One of the wonderful things about getting older is that I no longer feel I have to finish books if I'm not enjoying them. I don't have the time left to waste! And libraries make it even easier as books are free!! Isn't that incredible? When I think about libraries I am so grateful.
But anyway, back to my recent choices. As you may have guessed the first one I didn't finish reading.
Sweet Desserts by Lucy Ellmann.
Winner of the Guardian Fiction Prize, it's written in a style I didn't enjoy so gave up fairly quickly.
The Rise and Fall of the Queen of Suburbia by Sarah May.
I got to the end of this but after every few pages I considered giving up. I'm not sure why I didn't really. It's also called a black-hearted soap opera, and looks in details at the lives of the residents of one close in the 80s. Not one happy character, not even one who wants to be happy. A miserable ending to a miserable story.
A Celibate Season by Carol Shields and Blanche Howard.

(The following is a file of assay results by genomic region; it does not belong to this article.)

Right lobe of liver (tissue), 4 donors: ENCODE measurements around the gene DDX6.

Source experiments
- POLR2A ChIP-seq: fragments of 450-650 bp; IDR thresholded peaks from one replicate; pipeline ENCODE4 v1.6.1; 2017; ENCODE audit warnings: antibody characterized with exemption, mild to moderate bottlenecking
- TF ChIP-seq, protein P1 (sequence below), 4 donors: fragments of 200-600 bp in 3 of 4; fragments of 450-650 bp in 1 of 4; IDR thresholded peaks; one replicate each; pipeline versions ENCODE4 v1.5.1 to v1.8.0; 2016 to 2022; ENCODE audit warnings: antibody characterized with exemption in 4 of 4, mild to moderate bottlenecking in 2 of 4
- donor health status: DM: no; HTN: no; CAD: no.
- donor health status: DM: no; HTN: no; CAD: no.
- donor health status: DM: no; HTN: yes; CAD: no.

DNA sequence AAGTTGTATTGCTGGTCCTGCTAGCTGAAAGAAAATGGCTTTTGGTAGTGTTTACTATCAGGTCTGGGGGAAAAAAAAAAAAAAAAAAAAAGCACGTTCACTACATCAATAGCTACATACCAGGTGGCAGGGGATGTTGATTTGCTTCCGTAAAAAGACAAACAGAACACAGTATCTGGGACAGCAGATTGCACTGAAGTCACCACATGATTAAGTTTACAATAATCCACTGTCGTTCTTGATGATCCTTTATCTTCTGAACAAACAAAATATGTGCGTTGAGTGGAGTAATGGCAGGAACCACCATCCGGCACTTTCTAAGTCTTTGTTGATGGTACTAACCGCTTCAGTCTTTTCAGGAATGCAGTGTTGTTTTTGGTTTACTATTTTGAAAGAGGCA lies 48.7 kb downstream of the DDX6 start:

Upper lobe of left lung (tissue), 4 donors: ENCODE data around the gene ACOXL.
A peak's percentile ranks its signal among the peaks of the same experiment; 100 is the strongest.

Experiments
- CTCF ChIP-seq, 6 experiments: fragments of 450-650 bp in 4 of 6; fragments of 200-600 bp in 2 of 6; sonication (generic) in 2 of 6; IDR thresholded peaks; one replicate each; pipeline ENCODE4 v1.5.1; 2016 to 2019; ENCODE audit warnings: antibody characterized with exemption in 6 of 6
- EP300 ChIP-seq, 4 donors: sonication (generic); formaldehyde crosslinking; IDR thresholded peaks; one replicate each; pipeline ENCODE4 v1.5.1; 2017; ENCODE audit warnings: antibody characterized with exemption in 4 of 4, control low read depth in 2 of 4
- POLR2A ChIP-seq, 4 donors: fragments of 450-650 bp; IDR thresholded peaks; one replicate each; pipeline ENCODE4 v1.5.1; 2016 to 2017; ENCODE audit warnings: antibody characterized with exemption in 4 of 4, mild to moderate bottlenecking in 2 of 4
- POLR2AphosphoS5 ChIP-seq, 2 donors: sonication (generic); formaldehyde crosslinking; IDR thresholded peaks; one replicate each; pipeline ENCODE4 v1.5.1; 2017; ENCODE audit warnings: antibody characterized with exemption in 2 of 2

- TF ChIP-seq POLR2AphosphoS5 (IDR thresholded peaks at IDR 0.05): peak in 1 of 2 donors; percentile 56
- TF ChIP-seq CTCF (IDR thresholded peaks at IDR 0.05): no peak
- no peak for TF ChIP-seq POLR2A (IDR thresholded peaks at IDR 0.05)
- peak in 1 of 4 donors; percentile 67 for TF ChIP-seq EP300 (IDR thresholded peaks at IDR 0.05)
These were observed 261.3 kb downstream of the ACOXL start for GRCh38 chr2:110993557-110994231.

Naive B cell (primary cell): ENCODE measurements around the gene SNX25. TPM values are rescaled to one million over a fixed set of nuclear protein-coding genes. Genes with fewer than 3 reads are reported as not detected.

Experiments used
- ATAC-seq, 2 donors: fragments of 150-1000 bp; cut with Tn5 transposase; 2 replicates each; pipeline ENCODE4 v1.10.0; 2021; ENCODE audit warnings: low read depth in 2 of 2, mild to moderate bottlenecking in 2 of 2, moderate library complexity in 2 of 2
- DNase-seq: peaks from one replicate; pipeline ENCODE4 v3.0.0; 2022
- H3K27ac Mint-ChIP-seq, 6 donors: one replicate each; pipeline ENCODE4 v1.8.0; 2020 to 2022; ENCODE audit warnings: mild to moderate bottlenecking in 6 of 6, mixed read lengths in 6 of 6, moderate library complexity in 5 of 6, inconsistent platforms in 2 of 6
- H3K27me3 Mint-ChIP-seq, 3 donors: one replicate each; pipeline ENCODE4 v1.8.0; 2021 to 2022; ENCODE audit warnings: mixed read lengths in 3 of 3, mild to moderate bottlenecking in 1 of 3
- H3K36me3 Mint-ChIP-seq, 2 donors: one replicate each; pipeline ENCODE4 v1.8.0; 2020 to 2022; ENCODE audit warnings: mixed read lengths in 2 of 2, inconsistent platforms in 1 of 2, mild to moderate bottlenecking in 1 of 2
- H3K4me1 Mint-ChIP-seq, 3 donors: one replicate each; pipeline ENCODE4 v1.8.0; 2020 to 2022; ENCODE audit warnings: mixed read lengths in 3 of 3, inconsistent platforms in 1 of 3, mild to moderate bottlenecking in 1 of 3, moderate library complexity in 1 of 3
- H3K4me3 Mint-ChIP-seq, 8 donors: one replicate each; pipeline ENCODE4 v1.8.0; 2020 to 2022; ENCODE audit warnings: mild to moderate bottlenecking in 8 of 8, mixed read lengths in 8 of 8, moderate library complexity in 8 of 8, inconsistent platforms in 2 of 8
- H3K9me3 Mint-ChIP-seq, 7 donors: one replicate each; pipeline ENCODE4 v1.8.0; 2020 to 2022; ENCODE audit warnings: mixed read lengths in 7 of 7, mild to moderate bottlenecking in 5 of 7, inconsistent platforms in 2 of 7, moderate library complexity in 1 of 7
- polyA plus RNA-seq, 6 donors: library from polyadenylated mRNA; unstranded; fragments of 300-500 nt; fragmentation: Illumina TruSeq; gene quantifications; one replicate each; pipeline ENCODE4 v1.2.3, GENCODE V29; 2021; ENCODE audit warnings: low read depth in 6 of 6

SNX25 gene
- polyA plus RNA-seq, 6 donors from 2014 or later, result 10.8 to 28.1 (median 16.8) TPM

"An original collaboration between two award-winning writers," and as one is a poet I was a little unsure whether this might be too literary for me to read last thing at night. It wasn't; it was an absolute delight.
It's written in the form of letters between a husband, Chas, and wife, confusingly Jock for Joycelyn, when Jock, a lawyer, takes on a 9-month contract to work in Ottawa on a Royal commission on women and poverty while Chas, an unemployed architect, is left in Vancouver to play house-husband.
If I'd written this yesterday afternoon before I finished the book I'd have had nothing but praise for it; as it is I felt there was one bit at the end that didn't ring true, but, on the whole, I would have been happy for it to go on and on. (It's quite a short book.)
I was so involved that I found myself saying, 'Oh no, do you think you should say that?' at various times to one or both of the writers. 'That's going to be misinterpreted,' or 'that sounds a little demeaning.'
Also recommended is This is Life by Dan Rhodes.
A young French art student in Paris finds herself in charge of a stranger's baby for a week while across the city a run-down cinema used for erotic films is being prepared to host an art exhibition that involves the naked artist living in public view for a period during which he collects every bit of, well, anything that comes out of his body.
It sounds peculiar but again this book is a delight. Gay in the old sense and Parisian and light. If I think of Sweet Desserts it would be as a big grey cloud; This is Life is blue sky with occasional wisps of cotton wool clouds.